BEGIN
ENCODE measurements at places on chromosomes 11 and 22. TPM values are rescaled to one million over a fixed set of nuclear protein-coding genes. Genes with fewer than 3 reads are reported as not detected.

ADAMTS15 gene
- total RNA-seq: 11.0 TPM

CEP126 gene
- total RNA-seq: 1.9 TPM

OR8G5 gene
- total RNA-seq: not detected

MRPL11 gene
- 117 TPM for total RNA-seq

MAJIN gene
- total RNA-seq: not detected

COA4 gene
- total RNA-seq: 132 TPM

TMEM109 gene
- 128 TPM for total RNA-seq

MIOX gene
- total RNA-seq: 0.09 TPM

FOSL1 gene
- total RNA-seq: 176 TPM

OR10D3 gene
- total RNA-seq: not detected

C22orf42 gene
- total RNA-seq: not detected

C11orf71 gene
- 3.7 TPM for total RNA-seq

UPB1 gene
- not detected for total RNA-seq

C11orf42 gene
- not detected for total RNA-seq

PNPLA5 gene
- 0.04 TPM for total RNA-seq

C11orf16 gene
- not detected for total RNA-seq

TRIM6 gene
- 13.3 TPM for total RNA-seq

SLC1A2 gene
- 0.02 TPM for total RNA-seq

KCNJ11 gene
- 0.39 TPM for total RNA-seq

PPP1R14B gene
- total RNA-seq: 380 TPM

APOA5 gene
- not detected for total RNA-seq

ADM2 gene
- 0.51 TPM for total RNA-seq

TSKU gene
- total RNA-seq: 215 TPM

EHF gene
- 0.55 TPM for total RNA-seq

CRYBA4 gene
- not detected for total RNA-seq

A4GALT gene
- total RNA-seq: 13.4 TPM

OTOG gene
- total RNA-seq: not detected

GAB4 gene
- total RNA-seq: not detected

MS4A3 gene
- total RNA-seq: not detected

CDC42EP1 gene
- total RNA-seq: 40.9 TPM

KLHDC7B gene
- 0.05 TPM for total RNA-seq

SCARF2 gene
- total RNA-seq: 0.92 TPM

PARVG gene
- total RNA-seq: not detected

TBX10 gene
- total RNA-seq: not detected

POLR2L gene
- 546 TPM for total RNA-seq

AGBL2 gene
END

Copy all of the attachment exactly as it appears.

ENCODE measurements at places on chromosomes 11 and 22. TPM values are rescaled to one million over a fixed set of nuclear protein-coding genes. Genes with fewer than 3 reads are reported as not detected.

ADAMTS15 gene
- total RNA-seq: 11.0 TPM

CEP126 gene
- total RNA-seq: 1.9 TPM

OR8G5 gene
- total RNA-seq: not detected

MRPL11 gene
- 117 TPM for total RNA-seq

MAJIN gene
- total RNA-seq: not detected

COA4 gene
- total RNA-seq: 132 TPM

TMEM109 gene
- 128 TPM for total RNA-seq

MIOX gene
- total RNA-seq: 0.09 TPM

FOSL1 gene
- total RNA-seq: 176 TPM

OR10D3 gene
- total RNA-seq: not detected

C22orf42 gene
- total RNA-seq: not detected

C11orf71 gene
- 3.7 TPM for total RNA-seq

UPB1 gene
- not detected for total RNA-seq

C11orf42 gene
- not detected for total RNA-seq

PNPLA5 gene
- 0.04 TPM for total RNA-seq

C11orf16 gene
- not detected for total RNA-seq

TRIM6 gene
- 13.3 TPM for total RNA-seq

SLC1A2 gene
- 0.02 TPM for total RNA-seq

KCNJ11 gene
- 0.39 TPM for total RNA-seq

PPP1R14B gene
- total RNA-seq: 380 TPM

APOA5 gene
- not detected for total RNA-seq

ADM2 gene
- 0.51 TPM for total RNA-seq

TSKU gene
- total RNA-seq: 215 TPM

EHF gene
- 0.55 TPM for total RNA-seq

CRYBA4 gene
- not detected for total RNA-seq

A4GALT gene
- total RNA-seq: 13.4 TPM

OTOG gene
- total RNA-seq: not detected

GAB4 gene
- total RNA-seq: not detected

MS4A3 gene
- total RNA-seq: not detected

CDC42EP1 gene
- total RNA-seq: 40.9 TPM

KLHDC7B gene
- 0.05 TPM for total RNA-seq

SCARF2 gene
- total RNA-seq: 0.92 TPM

PARVG gene
- total RNA-seq: not detected

TBX10 gene
- total RNA-seq: not detected

POLR2L gene
- 546 TPM for total RNA-seq

AGBL2 gene